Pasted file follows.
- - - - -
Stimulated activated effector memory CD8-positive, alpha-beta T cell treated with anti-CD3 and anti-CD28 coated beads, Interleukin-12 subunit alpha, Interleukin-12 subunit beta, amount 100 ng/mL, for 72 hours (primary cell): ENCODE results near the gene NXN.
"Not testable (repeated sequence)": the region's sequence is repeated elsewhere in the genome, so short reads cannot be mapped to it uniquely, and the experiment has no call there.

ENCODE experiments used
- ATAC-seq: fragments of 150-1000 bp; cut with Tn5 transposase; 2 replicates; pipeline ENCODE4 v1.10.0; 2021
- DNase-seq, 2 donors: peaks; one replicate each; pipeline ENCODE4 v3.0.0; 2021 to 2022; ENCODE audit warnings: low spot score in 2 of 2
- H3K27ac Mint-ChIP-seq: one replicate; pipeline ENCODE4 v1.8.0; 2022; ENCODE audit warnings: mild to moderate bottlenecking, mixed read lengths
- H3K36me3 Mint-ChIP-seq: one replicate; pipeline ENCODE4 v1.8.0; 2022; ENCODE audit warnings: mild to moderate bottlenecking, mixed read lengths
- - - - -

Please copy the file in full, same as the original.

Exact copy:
Stimulated activated effector memory CD8-positive, alpha-beta T cell treated with anti-CD3 and anti-CD28 coated beads, Interleukin-12 subunit alpha, Interleukin-12 subunit beta, amount 100 ng/mL, for 72 hours (primary cell): ENCODE results near the gene NXN.
"Not testable (repeated sequence)": the region's sequence is repeated elsewhere in the genome, so short reads cannot be mapped to it uniquely, and the experiment has no call there.

ENCODE experiments used
- ATAC-seq: fragments of 150-1000 bp; cut with Tn5 transposase; 2 replicates; pipeline ENCODE4 v1.10.0; 2021
- DNase-seq, 2 donors: peaks; one replicate each; pipeline ENCODE4 v3.0.0; 2021 to 2022; ENCODE audit warnings: low spot score in 2 of 2
- H3K27ac Mint-ChIP-seq: one replicate; pipeline ENCODE4 v1.8.0; 2022; ENCODE audit warnings: mild to moderate bottlenecking, mixed read lengths
- H3K36me3 Mint-ChIP-seq: one replicate; pipeline ENCODE4 v1.8.0; 2022; ENCODE audit warnings: mild to moderate bottlenecking, mixed read lengths